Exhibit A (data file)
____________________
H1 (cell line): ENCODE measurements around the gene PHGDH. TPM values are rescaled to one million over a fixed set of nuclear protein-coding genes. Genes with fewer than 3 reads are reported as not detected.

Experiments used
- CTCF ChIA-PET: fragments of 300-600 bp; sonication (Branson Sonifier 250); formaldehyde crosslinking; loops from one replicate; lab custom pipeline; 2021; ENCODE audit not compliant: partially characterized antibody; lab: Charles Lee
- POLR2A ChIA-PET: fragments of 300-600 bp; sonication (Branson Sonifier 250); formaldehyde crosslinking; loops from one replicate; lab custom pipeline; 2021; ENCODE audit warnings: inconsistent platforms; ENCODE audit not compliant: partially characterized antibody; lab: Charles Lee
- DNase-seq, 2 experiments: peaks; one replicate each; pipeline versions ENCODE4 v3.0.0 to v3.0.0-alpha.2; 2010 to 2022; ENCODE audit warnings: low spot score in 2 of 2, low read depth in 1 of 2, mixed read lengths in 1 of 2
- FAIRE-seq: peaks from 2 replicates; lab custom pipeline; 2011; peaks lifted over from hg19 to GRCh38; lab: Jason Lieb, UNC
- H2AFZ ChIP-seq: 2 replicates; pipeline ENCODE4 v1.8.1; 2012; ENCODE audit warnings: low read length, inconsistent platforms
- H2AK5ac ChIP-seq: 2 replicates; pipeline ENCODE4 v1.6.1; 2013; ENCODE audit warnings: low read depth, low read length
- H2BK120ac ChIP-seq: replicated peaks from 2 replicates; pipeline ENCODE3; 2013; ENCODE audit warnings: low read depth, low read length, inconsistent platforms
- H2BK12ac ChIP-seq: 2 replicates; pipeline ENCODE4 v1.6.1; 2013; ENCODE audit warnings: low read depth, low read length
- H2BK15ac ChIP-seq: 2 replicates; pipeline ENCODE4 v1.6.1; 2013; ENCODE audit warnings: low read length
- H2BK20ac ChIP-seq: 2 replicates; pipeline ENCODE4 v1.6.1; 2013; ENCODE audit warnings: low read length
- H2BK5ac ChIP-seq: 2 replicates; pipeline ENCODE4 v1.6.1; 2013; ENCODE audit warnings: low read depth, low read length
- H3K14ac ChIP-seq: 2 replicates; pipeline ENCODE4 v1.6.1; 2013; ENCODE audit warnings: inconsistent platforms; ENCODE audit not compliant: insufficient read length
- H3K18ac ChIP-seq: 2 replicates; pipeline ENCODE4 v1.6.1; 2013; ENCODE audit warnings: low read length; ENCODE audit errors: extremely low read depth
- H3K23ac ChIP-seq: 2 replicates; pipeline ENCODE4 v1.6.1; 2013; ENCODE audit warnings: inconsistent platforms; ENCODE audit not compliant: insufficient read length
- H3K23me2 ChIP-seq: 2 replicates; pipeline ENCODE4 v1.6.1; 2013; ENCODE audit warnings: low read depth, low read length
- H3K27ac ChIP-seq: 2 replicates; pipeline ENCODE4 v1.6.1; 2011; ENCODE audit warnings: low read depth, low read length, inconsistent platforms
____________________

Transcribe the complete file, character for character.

H1 (cell line): ENCODE measurements around the gene PHGDH. TPM values are rescaled to one million over a fixed set of nuclear protein-coding genes. Genes with fewer than 3 reads are reported as not detected.

Experiments used
- CTCF ChIA-PET: fragments of 300-600 bp; sonication (Branson Sonifier 250); formaldehyde crosslinking; loops from one replicate; lab custom pipeline; 2021; ENCODE audit not compliant: partially characterized antibody; lab: Charles Lee
- POLR2A ChIA-PET: fragments of 300-600 bp; sonication (Branson Sonifier 250); formaldehyde crosslinking; loops from one replicate; lab custom pipeline; 2021; ENCODE audit warnings: inconsistent platforms; ENCODE audit not compliant: partially characterized antibody; lab: Charles Lee
- DNase-seq, 2 experiments: peaks; one replicate each; pipeline versions ENCODE4 v3.0.0 to v3.0.0-alpha.2; 2010 to 2022; ENCODE audit warnings: low spot score in 2 of 2, low read depth in 1 of 2, mixed read lengths in 1 of 2
- FAIRE-seq: peaks from 2 replicates; lab custom pipeline; 2011; peaks lifted over from hg19 to GRCh38; lab: Jason Lieb, UNC
- H2AFZ ChIP-seq: 2 replicates; pipeline ENCODE4 v1.8.1; 2012; ENCODE audit warnings: low read length, inconsistent platforms
- H2AK5ac ChIP-seq: 2 replicates; pipeline ENCODE4 v1.6.1; 2013; ENCODE audit warnings: low read depth, low read length
- H2BK120ac ChIP-seq: replicated peaks from 2 replicates; pipeline ENCODE3; 2013; ENCODE audit warnings: low read depth, low read length, inconsistent platforms
- H2BK12ac ChIP-seq: 2 replicates; pipeline ENCODE4 v1.6.1; 2013; ENCODE audit warnings: low read depth, low read length
- H2BK15ac ChIP-seq: 2 replicates; pipeline ENCODE4 v1.6.1; 2013; ENCODE audit warnings: low read length
- H2BK20ac ChIP-seq: 2 replicates; pipeline ENCODE4 v1.6.1; 2013; ENCODE audit warnings: low read length
- H2BK5ac ChIP-seq: 2 replicates; pipeline ENCODE4 v1.6.1; 2013; ENCODE audit warnings: low read depth, low read length
- H3K14ac ChIP-seq: 2 replicates; pipeline ENCODE4 v1.6.1; 2013; ENCODE audit warnings: inconsistent platforms; ENCODE audit not compliant: insufficient read length
- H3K18ac ChIP-seq: 2 replicates; pipeline ENCODE4 v1.6.1; 2013; ENCODE audit warnings: low read length; ENCODE audit errors: extremely low read depth
- H3K23ac ChIP-seq: 2 replicates; pipeline ENCODE4 v1.6.1; 2013; ENCODE audit warnings: inconsistent platforms; ENCODE audit not compliant: insufficient read length
- H3K23me2 ChIP-seq: 2 replicates; pipeline ENCODE4 v1.6.1; 2013; ENCODE audit warnings: low read depth, low read length
- H3K27ac ChIP-seq: 2 replicates; pipeline ENCODE4 v1.6.1; 2011; ENCODE audit warnings: low read depth, low read length, inconsistent platforms